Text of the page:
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Asymmetric employer information, promotions, and the wage policy of firms

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  • Dato, Simon
  • Grunewald, Andreas
  • Kräkel, Matthias
  • Müller, Daniel

Abstract

This paper provides evidence that inefficient promotion strategies and large wage increases upon promotion may both arise as a consequence of asymmetric employer information. Building on the seminal work by Waldman (1984a) and Milgrom and Oster (1987), we first present a model that illustrates how both phenomena may jointly arise due to the information revealing character of promotions. Using experimental labor markets, we find evidence consistent with asymmetric employer information being a causal factor for both inefficient promotions and large wage increases upon promotion. Furthermore, we analyze the effect of asymmetric employer information on profits and turnover.

Suggested Citation

  • Dato, Simon & Grunewald, Andreas & Kräkel, Matthias & Müller, Daniel, 2016. "Asymmetric employer information, promotions, and the wage policy of firms," Games and Economic Behavior, Elsevier, vol. 100(C), pages 273-300.
  • Handle: RePEc:eee:gamebe:v:100:y:2016:i:c:p:273-300
    DOI: 10.1016/j.geb.2016.09.013
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    Cited by:

    1. Dickmanns, Lisa & Gürtler, Marc & Gürtler, Oliver, 2018. "Market-based tournaments: An experimental investigation," Labour Economics, Elsevier, vol. 51(C), pages 294-306.
    2. Simon Dato & Andreas Grunewald & Matthias Kräkel, 2021. "Worker visibility and firms' retention policies," Journal of Economics & Management Strategy, Wiley Blackwell, vol. 30(1), pages 168-202, February.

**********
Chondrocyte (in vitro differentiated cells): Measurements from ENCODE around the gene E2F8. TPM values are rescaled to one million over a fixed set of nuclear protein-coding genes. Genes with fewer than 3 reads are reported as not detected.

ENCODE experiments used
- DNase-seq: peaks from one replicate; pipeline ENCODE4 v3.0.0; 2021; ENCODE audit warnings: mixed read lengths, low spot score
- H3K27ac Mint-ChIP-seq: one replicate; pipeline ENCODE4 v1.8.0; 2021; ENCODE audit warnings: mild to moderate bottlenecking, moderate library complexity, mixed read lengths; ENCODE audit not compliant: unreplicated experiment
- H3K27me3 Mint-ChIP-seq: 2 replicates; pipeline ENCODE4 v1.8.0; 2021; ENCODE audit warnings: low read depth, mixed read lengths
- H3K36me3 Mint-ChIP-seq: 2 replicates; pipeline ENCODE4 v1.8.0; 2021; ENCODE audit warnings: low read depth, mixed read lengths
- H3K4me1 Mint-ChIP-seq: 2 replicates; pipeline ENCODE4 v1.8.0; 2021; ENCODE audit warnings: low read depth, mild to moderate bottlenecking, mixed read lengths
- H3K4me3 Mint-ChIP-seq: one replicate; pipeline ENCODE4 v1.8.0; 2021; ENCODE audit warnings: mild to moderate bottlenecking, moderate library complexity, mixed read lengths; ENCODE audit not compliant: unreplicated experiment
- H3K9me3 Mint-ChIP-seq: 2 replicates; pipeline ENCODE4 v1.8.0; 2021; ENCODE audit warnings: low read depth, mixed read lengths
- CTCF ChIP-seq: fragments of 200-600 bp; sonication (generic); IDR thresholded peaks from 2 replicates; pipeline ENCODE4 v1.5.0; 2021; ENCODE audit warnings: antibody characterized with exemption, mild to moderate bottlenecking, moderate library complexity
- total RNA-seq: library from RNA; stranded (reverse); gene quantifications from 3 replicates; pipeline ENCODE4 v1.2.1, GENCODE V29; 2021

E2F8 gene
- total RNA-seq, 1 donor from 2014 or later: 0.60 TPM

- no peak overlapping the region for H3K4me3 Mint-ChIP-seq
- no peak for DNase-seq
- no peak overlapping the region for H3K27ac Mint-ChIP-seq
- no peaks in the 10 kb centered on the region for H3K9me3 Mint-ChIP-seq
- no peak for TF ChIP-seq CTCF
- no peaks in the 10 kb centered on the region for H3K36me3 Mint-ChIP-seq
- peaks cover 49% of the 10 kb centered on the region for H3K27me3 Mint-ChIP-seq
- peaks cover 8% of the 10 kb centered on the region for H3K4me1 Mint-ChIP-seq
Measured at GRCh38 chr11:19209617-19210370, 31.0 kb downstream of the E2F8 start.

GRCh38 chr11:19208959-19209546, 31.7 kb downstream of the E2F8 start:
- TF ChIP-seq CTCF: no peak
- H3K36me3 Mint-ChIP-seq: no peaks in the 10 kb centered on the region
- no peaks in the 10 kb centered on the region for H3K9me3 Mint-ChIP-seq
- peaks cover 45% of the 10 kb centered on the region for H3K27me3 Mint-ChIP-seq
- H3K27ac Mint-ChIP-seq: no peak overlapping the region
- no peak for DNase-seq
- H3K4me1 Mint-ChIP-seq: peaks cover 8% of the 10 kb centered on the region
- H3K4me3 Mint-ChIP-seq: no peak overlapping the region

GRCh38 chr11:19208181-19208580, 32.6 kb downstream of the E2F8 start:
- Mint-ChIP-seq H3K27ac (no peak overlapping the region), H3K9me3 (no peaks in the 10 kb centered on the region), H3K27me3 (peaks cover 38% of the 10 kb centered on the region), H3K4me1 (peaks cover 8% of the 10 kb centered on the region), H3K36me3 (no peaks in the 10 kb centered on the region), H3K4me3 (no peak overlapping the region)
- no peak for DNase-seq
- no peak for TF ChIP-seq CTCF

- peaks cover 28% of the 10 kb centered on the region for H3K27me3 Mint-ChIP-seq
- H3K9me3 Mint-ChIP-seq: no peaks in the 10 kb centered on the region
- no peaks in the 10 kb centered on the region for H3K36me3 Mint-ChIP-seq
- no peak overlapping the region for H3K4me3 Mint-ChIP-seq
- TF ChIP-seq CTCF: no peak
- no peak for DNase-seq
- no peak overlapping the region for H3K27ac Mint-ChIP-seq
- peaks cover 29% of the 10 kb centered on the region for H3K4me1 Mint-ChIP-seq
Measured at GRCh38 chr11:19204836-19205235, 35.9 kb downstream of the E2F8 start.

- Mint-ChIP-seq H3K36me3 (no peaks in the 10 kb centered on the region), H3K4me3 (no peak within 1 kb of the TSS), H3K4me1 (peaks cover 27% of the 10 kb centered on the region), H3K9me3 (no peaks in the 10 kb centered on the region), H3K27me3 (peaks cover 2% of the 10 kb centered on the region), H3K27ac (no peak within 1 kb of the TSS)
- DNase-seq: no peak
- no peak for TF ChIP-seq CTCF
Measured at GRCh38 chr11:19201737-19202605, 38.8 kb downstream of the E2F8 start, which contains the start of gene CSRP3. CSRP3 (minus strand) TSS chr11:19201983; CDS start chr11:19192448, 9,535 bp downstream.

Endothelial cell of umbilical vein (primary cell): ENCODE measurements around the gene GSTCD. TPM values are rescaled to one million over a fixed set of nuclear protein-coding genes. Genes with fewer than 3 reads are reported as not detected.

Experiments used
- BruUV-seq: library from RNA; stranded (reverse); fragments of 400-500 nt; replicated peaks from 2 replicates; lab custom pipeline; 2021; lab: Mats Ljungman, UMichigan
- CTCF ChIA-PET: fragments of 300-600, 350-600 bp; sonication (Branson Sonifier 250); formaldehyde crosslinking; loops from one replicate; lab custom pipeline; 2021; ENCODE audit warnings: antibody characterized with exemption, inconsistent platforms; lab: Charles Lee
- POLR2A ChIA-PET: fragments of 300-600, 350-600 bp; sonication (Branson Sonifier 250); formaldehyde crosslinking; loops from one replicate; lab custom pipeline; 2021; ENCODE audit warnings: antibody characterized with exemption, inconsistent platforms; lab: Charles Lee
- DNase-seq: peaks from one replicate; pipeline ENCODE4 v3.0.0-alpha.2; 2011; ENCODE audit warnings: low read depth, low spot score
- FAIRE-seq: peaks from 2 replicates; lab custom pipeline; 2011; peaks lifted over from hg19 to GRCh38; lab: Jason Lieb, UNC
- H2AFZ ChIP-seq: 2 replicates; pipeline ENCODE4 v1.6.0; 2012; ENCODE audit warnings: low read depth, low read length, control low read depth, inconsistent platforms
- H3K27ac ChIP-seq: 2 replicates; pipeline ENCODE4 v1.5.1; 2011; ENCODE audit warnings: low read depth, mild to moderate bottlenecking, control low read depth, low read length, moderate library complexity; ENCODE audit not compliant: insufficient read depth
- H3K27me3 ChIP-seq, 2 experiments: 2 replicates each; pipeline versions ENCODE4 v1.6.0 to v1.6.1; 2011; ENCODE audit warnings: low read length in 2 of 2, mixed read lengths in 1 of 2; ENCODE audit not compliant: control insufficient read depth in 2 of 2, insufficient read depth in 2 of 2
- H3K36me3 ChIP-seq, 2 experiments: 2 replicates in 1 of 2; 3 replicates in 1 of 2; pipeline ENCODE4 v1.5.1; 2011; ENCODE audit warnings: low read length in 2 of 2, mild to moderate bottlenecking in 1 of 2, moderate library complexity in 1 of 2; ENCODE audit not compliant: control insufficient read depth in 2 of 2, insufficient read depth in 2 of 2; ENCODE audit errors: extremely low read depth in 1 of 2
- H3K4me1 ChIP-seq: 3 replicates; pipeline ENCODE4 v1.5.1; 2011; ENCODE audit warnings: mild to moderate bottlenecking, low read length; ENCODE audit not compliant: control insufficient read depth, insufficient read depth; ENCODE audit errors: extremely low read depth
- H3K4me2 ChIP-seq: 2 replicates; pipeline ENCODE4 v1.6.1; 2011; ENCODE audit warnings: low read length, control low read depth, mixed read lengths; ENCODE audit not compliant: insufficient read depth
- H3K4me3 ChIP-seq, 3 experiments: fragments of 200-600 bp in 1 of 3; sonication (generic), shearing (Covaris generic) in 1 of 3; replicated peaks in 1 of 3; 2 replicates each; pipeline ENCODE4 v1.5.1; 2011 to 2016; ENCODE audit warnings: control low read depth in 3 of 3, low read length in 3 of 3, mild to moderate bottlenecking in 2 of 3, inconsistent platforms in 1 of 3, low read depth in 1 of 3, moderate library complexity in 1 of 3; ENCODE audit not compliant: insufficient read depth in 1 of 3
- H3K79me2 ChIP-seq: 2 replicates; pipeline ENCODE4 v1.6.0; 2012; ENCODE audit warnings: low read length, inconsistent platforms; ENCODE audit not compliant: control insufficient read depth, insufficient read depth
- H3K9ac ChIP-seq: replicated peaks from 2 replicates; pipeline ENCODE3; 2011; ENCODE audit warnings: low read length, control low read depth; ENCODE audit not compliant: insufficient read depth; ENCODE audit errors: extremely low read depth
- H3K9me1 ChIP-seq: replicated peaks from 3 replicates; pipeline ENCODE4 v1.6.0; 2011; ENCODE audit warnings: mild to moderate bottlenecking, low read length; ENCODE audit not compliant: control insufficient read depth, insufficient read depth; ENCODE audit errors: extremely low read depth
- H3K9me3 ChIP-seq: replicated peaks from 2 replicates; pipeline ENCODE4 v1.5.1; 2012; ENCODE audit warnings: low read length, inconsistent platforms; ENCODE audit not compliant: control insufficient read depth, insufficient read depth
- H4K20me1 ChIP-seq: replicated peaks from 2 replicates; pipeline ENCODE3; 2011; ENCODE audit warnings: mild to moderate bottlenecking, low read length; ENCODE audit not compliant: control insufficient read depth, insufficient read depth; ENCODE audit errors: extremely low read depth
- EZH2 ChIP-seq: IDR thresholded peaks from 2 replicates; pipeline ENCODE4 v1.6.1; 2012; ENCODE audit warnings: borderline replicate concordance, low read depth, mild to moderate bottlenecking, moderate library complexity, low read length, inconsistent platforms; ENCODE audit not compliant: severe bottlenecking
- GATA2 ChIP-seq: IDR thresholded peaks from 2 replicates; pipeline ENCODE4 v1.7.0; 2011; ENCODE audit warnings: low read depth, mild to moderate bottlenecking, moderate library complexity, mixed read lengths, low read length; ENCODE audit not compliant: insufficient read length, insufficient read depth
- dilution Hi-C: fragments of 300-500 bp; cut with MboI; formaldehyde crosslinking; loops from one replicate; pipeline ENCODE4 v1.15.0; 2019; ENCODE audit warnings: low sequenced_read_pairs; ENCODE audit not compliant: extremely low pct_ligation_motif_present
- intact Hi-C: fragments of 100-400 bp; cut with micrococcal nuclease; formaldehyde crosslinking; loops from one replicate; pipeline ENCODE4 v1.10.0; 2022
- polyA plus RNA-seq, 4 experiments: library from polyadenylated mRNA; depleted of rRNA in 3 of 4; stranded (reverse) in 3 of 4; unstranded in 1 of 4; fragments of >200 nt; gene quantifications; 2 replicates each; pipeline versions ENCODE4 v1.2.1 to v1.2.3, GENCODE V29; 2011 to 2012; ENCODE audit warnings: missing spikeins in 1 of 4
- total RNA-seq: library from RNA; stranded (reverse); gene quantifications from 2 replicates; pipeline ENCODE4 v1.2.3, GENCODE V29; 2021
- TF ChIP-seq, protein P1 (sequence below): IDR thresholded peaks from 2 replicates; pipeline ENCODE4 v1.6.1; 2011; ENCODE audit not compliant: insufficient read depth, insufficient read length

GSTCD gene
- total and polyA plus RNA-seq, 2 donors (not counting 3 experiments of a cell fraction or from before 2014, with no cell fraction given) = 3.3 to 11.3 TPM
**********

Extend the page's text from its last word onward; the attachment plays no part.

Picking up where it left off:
3. Chen Cohen & Ori Zax, 2022. "Human capital acquisition as a signaling device in promotion competition," Metroeconomica, Wiley Blackwell, vol. 73(2), pages 550-566, May.
    4. Jed DeVaro & Oliver Gürtler, 2020. "Strategic shirking in competitive labor markets: A general model of multi‐task promotion tournaments with employer learning," Journal of Economics & Management Strategy, Wiley Blackwell, vol. 29(2), pages 335-376, April.
    5. David Wettstein & Ori Zax, 2018. "Promotion Policies of Workers who Observe their Ability," Economics Bulletin, AccessEcon, vol. 38(4), pages 2509-2514.
    6. Deutscher, Christian & Gürtler, Marc & Gürtler, Oliver & DeVaro, Jed, 2020. "Firm choice and career success - theory and evidence," European Economic Review, Elsevier, vol. 127(C).
    7. Ori Zax, 2017. "Promotion Policies at Different Firms," Economics Bulletin, AccessEcon, vol. 37(2), pages 1045-1054.
    8. Ori Zax, 2020. "Human capital acquisition as a competitive response to the promotion distortion," Metroeconomica, Wiley Blackwell, vol. 71(3), pages 496-509, July.

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    More about this item

    Keywords

    Invisibility hypothesis; Poaching; Promotion-as-signal hypothesis;
    All these keywords.

    JEL classification:

    • C91 - Mathematical and Quantitative Methods - - Design of Experiments - - - Laboratory, Individual Behavior
    • D82 - Microeconomics - - Information, Knowledge, and Uncertainty - - - Asymmetric and Private Information; Mechanism Design
    • J3 - Labor and Demographic Economics - - Wages, Compensation, and Labor Costs
    • M5 - Business Administration and Business Economics; Marketing; Accounting; Personnel Economics - - Personnel Economics

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